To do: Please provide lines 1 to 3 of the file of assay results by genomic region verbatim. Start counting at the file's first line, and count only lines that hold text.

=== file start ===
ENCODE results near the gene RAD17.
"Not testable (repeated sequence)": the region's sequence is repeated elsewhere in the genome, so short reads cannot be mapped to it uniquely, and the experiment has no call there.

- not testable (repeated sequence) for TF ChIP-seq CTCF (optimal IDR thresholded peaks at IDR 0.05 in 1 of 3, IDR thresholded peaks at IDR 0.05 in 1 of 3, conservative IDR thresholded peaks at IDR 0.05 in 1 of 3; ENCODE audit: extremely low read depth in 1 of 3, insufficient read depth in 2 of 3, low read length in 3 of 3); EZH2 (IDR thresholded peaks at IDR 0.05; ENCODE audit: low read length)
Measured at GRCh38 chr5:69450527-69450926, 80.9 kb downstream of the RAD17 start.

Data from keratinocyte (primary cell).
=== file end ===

ENCODE results near the gene RAD17.
"Not testable (repeated sequence)": the region's sequence is repeated elsewhere in the genome, so short reads cannot be mapped to it uniquely, and the experiment has no call there.

- not testable (repeated sequence) for TF ChIP-seq CTCF (optimal IDR thresholded peaks at IDR 0.05 in 1 of 3, IDR thresholded peaks at IDR 0.05 in 1 of 3, conservative IDR thresholded peaks at IDR 0.05 in 1 of 3; ENCODE audit: extremely low read depth in 1 of 3, insufficient read depth in 2 of 3, low read length in 3 of 3); EZH2 (IDR thresholded peaks at IDR 0.05; ENCODE audit: low read length)